BGSU file

File. Bowling Green State University Student Union. 

TOLEDO — A collaborative organization involving local companies and universities, including Bowling Green State University, has received an $8.7 million award to support technology start-ups.

NextTech, which is comprised of ProMedica, Mercy Health, the University of Toledo and BGSU, was awarded the grant as the Entrepreneurial Service Provider for Northwest Ohio by the Ohio Third Frontier Board.

According to a release, the grant includes the calendar years 2017-18.

The ESP program available through Ohio Third Frontier offers a network of entrepreneurial services and capital to help accelerate the growth of early stage Ohio technology companies. Ohio Third Frontier is part of Ohio Development Services Agency. The Northwest Ohio ESP will serve an 18-county region.

“As anchor institutions in our communities, we are wholly committed to investing in, growing, generating jobs, creating investment capital and strengthening our region and Ohio by fostering inclusive technology entrepreneurship,” said Randy Oostra, ProMedica’s president and CEO, in the release. ProMedica is the lead applicant for the ESP.

The release stated that high-tech companies in Northwest Ohio have lagged significantly in capital raised and jobs created over the last several years. NextTech will be focused on helping enhance connections to assets in the region as well as access to capital and talent in an inclusive environment including women, minority and rural populations.

Each of the participating organizations brings an area of expertise to the ESP, and will have active roles in the delivery of technology commercialization services.

In addition to its new Collab-Lab, BGSU will engage with a wider, broader and deeper range of potential entrepreneurs.

“This is an outstanding collaboration for Northwest Ohio that will help to build a strong entrepreneurial ecosystem in the region,” said BGSU President Mary Ellen Mazey in the release. “We look forward to leveraging our strengths in education, arts and sciences, digital arts, computer science and data sciences to launch new businesses.”

UT will continue to help researchers launch start-up companies by providing space to work and access to potential investors, as well as connecting them with business advice and patent protection.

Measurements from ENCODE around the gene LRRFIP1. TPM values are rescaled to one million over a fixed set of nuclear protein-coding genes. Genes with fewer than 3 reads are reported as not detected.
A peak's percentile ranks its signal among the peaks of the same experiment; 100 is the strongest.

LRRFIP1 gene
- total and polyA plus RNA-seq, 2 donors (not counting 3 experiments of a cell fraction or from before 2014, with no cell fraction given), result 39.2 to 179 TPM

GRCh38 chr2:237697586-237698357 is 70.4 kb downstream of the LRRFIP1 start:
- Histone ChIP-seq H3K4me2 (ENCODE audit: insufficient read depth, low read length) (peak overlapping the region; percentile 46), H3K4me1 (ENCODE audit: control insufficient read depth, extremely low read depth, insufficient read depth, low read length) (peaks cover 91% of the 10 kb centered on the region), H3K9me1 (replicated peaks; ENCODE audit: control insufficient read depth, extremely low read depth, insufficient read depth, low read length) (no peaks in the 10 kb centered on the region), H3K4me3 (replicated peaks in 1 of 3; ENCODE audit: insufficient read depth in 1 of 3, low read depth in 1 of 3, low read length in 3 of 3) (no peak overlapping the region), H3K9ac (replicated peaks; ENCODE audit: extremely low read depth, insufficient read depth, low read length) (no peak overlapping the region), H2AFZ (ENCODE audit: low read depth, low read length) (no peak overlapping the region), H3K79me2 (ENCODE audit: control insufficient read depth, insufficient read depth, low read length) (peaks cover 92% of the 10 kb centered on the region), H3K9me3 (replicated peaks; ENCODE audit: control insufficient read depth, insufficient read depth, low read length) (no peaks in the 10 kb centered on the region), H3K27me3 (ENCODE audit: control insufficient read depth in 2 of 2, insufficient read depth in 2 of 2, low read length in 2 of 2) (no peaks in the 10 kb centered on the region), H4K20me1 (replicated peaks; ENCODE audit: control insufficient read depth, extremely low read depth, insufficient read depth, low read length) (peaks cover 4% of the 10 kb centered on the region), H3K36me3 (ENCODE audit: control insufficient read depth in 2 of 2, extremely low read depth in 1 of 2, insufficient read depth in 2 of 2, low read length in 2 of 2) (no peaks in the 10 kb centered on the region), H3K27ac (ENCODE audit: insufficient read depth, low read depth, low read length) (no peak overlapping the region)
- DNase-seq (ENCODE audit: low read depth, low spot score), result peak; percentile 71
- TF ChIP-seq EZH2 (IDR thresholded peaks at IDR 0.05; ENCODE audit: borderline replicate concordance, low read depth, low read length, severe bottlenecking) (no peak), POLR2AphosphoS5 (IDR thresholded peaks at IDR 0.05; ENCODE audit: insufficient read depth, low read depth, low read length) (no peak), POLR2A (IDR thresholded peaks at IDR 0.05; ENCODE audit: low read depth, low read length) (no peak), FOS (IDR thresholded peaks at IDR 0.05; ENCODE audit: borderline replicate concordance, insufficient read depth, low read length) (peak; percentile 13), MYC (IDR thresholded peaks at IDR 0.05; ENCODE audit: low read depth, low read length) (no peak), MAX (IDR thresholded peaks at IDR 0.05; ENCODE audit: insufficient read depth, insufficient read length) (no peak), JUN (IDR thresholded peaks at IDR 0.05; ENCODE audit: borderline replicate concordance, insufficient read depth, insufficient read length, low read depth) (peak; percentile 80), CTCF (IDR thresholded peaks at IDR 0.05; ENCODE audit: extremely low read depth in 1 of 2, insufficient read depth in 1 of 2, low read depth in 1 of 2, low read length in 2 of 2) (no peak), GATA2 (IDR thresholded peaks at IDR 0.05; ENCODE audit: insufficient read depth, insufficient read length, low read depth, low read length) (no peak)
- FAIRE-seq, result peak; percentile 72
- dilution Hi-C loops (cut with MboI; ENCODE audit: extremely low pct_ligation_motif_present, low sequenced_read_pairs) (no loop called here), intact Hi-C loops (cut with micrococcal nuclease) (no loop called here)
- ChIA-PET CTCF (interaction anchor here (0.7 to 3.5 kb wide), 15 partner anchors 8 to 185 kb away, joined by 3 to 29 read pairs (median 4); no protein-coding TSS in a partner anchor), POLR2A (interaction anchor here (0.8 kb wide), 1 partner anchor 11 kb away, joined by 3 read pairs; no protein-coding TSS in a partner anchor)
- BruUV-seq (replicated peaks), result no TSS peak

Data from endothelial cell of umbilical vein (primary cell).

Mercy Health will have responsibilities including helping manage the assessment of a portfolio of innovations and to help identify opportunities with commercial potential.

ProMedica will continue to support biomedical innovators and entrepreneurs from across the region, and will work to ensure that there will be greater visibility for commercialization activities as well as the breadth of opportunities.

The release said that, as the ESP for the region, NextTech will be prepared to provide services including institutional technology commercialization, venture development services and enterprise development services, as well as cross-cutting activities like branding and marketing support. Offering these services will help develop entrepreneurial talent and attract venture capital firms and other investors.

“The vision for NextTech is to create an ecosystem which consistently generates high-tech, high-wage jobs and opportunity in northwest Ohio,” said John Pigott, ProMedica’s chief innovation officer/strategic business development, and lead for developing the request for proposals response to the Ohio Third Frontier. “The mission is to drive a technology-based start-up environment through a broad and inclusive entrepreneurial community in Northwest Ohio by providing intensive business commercialization services to prepare companies for funding and sustainability.”

The release states that, as part of the collaborative effort between the partnering organizations, a governance structure has been developed to ensure that conflicts of interests will be eliminated.